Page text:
This is 40 (weeks)

Much like the Judd Apatow movie, This is 40, my pregnancy has been filled with ups and downs and plenty of big life changes. Also like the film, it’s too long.

Nolan was born at 38 weeks and while labor didn’t come as a complete surprise, it was early enough that I hadn’t been sitting around wondering, Was that a contraction? I’m peeing so much, could that be my water breaking? Is this it????

With this pregnancy, everyone told me, “You’ll probably go early.” Even my midwife warned me to be prepared. Well, fast forward to 40 weeks and here I am. Still pregnant. While the second half of October was filled with me keeping my fingers (and legs) crossed hoping I wouldn’t go into labor, now I’m so used to expecting it that I’ve almost forgotten it’s really going to happen. I kind of feel like I’ll just be pregnant forever.

These extra few weeks have added another layer to my pregnancy experience. Something new this time around is that nothing fits. Not even my maternity clothes. It’s like my maternity clothes need their own maternity clothes. The general recommendation when purchasing pregnancy clothes is that you buy them in your pre-pregnancy size. While this looks adorable at six or seven months, 40+ weeks doesn’t look cute in an XS tee-shirt. It’s like I’m a beer-bellied truck driver whose shirts don’t cover the bottom of his gut.

Worse than the shirts are the pants. With the exception of two very thin and sort of obscene pairs of maternity leggings, every pair of pants (and underwear) hurts. Anything that puts even the tiniest bit of pressure on my hips or pelvis is torture.

I have taken great enjoyment in seeing people’s faces when I answer the frequent question, “So when are you due??” The cashiers’ expressions at Home Depot and Target had a mix of horror and disbelief yesterday when I answered them, “Today.”

We prepped Nolan so much that I think he’s starting to wonder if I made this whole baby thing up. Starting a new school was tough for him, so although I’ve been home resting for the last few weeks, we have been telling him that I go to work after I drop him off in the morning. Lately I think he’s starting to doubt me. In the past week he has said things like:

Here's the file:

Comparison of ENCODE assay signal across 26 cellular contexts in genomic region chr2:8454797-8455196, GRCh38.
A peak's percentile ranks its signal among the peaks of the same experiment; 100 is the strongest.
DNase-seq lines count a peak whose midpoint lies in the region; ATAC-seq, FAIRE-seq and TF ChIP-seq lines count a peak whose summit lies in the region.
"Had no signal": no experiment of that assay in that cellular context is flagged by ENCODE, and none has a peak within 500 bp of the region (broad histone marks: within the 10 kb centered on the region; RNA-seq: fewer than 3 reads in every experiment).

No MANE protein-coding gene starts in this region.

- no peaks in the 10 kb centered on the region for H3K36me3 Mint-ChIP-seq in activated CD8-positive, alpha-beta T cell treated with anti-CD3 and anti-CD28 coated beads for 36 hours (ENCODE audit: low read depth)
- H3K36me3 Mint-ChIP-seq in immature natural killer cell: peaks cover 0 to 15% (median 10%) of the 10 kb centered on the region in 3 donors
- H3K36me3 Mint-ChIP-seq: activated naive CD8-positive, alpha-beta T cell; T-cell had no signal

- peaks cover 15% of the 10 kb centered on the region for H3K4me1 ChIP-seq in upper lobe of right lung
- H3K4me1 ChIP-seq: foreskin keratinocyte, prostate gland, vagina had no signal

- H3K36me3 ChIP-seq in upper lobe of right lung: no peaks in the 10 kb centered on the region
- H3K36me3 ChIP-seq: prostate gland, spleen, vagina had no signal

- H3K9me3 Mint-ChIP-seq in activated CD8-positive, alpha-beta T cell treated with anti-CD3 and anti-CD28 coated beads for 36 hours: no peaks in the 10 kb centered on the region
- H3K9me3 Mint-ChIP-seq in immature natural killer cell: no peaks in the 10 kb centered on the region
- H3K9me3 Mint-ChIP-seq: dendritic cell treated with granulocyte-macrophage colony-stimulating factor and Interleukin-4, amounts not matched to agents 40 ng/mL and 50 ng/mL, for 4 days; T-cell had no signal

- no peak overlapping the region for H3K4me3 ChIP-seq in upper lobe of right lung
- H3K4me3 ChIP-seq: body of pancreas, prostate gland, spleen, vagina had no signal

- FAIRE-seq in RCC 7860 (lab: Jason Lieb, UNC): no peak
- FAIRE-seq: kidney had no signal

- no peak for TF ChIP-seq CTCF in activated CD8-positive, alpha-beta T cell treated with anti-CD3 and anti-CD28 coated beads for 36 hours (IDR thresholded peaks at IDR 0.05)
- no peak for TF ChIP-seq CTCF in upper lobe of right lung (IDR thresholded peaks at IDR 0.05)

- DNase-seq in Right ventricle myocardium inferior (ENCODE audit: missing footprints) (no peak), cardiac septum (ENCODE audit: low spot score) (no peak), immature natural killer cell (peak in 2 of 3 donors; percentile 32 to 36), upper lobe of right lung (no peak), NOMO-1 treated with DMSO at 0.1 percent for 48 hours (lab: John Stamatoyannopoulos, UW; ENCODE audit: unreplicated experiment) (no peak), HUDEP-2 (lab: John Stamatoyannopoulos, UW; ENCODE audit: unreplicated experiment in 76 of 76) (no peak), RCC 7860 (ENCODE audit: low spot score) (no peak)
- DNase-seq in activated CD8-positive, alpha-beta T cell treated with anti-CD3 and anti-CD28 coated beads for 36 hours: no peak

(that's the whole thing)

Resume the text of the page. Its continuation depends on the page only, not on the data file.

Where’s your blue school bag?

What are you bringing for lunch today?

You’re wearing those pants to work? 

Now that I’ve put this in print, I’m sure I’ll go into labor tonight and wind up skipping my post-40 week testing at the doctor tomorrow. I’ll be relieved, but I will miss my coffee shelf.

coffee shelf

the best time of year to have a baby

Are certain times of the year better than others for having a baby? What about the best time of year to be pregnant? Having now been pregnant at two opposite times of the year, I’ve noticed some definite pros and cons to both.

After having Nolan in late April, I declared that I wanted my next baby to be born in November. Little did I know that three and a half years later, that’s exactly what would be happening. Having a spring baby last time meant I wasn’t pregnant for the hot summer (yay!), but I was losing my pregnancy weight and feeling lumpy and squishy during the summer months. Sheer, clingy tee shirts and jersey dresses were not kind to me when I was dealing with a post-pregnancy pooch. Also, who knew that you can’t use sunscreen on newborns and young infants?? With Nolan being only 2-4 months old during that first summer, we were limited with where we could go and what we could do. Sweltering hot cars weren’t a breeze to deal with either, but on the flip side, it was nice not having to worry about toting my newborn around in the snow and ice.

Being pregnant in the winter was good for cuddling up at home in comfy sweats, but winter maternity clothes aren’t very cute. All in all, I give spring a thumbs down for having a baby.

This time around, my awkward bloated first trimester was late winter/early spring so it wasn’t terrible hiding that. On second thought, all my students figured out I was pregnant weeks before I told them, so maybe I wasn’t hiding it so well…

Summer maternity clothes are much more flattering. Skirts and dresses are comfortable and help keep you cool. With the exception of a good pair of maternity jeans and black pants, I’ve stuck to buying regular bottoms with elastic waistbands.

I’ve been living in these comfy Nike shorts in a few colors. You might be surprised to know that I’m the model in that picture. No, really… [Edit: my mom thought I was serious about this picture being me. She even asked Matt if he took it. So just to be totally clear. That’s not me.]

I bought a bunch of maternity tops and dresses from Old Navy, as well as a few pull-on skirts from the regular women’s department like this one. I was pleasantly surprised by the very cute maternity dresses!

On the other hand, there are bathing suits. Because bathing suit shopping isn’t hard enough, a summer pregnancy means you struggle through that with a giant belly. My only advice there is get two-piece suits. Wrestling a one-piece bathing suit on and off every hour when you have to pee would be torture.

Weather, maternity clothing, post-pregnancy clothing, holidays … what else contributed to your liking or disliking the season you had a baby in?

preparing kid #1 for kid #2